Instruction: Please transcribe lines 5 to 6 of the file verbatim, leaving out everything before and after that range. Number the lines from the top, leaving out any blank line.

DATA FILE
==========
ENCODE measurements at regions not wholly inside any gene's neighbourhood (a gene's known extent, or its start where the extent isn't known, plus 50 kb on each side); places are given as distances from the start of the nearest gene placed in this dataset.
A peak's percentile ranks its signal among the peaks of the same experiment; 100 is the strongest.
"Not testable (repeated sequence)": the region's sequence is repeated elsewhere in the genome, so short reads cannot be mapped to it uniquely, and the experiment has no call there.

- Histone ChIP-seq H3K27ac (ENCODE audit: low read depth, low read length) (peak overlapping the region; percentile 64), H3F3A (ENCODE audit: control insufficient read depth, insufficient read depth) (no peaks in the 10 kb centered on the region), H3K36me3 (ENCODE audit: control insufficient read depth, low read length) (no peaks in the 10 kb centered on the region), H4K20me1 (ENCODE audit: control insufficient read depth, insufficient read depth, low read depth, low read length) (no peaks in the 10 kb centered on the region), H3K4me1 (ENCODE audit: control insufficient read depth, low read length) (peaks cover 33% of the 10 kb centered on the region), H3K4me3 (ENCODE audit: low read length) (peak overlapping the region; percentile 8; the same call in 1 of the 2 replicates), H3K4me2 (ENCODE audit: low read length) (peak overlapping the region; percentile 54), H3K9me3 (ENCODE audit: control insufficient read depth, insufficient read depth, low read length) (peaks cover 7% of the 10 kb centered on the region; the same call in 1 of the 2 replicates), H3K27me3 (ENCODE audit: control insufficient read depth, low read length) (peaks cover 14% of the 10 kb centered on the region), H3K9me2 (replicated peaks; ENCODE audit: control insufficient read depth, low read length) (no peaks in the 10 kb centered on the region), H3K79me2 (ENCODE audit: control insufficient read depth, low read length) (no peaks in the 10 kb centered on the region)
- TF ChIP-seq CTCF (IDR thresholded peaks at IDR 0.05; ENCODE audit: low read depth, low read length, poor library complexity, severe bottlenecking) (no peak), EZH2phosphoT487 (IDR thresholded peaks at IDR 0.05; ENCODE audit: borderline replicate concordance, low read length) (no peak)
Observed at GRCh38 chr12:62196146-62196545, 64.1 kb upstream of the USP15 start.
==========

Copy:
- TF ChIP-seq CTCF (IDR thresholded peaks at IDR 0.05; ENCODE audit: low read depth, low read length, poor library complexity, severe bottlenecking) (no peak), EZH2phosphoT487 (IDR thresholded peaks at IDR 0.05; ENCODE audit: borderline replicate concordance, low read length) (no peak)
Observed at GRCh38 chr12:62196146-62196545, 64.1 kb upstream of the USP15 start.